Investing in science works. Harry Truman knew that in 1950 when he created the National Science Foundation to support “fundamental research.” That refers to projects that don’t have immediate commercial applications but which help lay the groundwork for giant steps forward in our capacity as a nation. The NSF funded our observatories, discovered the hole in the ozone layer and more.

Probably the best example of the benefits of taxpayer-funded science is a little company called Google, which was founded in part thanks to a National Science Foundation graduate fellowship. That company alone spends billions on research every year and is a major mover in the US economy, employing nearly 60,000 people.

We’ve already started to see pushback from inside the government on Trump’s anti-science policies. Rogue social media operatives at government agencies have started tweeting facts about climate change — only to be rapidly shut down.

There is obviously a deep fear in the research world that the worst is yet to come. A growing group of scientists are planning to march on Washington soon to express their own dissatisfaction in the wake of the wildly successful Women’s March. That event, by its sheer size alone, humiliated our president into a frenzy of lying and deflection. Will the assembled IQ of these marchers shame the Combover-In-Chief into rethinking his policies?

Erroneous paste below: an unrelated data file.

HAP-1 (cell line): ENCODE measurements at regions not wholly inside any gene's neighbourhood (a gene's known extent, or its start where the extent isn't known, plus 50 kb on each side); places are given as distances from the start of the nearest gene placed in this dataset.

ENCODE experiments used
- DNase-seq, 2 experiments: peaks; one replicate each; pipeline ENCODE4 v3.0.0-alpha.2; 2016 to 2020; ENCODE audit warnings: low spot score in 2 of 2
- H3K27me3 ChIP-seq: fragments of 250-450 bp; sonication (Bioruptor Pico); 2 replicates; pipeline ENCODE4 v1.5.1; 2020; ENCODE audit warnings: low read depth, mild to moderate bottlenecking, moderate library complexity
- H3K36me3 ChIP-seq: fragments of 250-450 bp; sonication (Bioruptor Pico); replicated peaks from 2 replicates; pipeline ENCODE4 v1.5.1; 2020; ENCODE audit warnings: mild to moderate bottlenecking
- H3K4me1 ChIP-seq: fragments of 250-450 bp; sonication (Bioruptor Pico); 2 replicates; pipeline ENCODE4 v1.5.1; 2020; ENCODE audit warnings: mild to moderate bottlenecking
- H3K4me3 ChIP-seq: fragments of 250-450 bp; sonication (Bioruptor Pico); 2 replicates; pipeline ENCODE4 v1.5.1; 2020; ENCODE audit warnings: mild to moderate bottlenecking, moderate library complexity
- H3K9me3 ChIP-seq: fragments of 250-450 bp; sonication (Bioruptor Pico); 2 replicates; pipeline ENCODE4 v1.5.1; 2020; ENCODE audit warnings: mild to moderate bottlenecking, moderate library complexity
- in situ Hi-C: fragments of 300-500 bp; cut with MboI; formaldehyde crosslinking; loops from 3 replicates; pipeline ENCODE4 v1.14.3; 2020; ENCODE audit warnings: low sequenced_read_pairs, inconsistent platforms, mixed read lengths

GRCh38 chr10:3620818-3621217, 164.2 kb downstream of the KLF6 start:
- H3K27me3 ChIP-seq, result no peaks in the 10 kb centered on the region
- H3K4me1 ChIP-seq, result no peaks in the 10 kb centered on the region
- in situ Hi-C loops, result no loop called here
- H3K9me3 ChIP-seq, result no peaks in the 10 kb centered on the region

Even if it doesn’t, here’s the good news: it’s easier than ever to take science into your own hands. We may not be able to match the billion-dollar budgets of government-funded research, but there are dozens of programs out there eager for your help.

You can start off with the Citizen Science Alliance, a collaborative project that recruits ordinary people to extract data from space photos, old ships’ logs and the general world around you. Even a few minutes of your time will help make progress on these studies.

As Trump moves to delete data from government repositories, individuals are working to create their own secure storage places. Data Refuge is one, dedicated to preserving climate science and other politically inconvenient research. There will no doubt be others. They can use both financial support and labor in backing up websites.

Trump is also targeting education funding. His inaugural address revealed him to be perhaps the only person in America who believes schools are “flush with cash.” Anybody who has spent any time in an under-funded, overcrowded public school knows how ludicrous that is. Volunteering in schools to help with experiments can help extend a love of science to the next generation. Trust me, they’d love to have you.

And, of course, you can take direct action yourself, contacting the administration with your support for science funding. You’re a taxpayer and you deserve to have your voice heard. Whether they will listen — especially considering the White House comment line has been shut down — is another story.

The very nature of democracy states that government power is in the hands of the people. Those hands don’t have to be holding ballots. They can be using test tubes, soldering irons and iPads. Since the days of the space race, America has been the world’s most inventive country. There’s no way one president is going to take that away.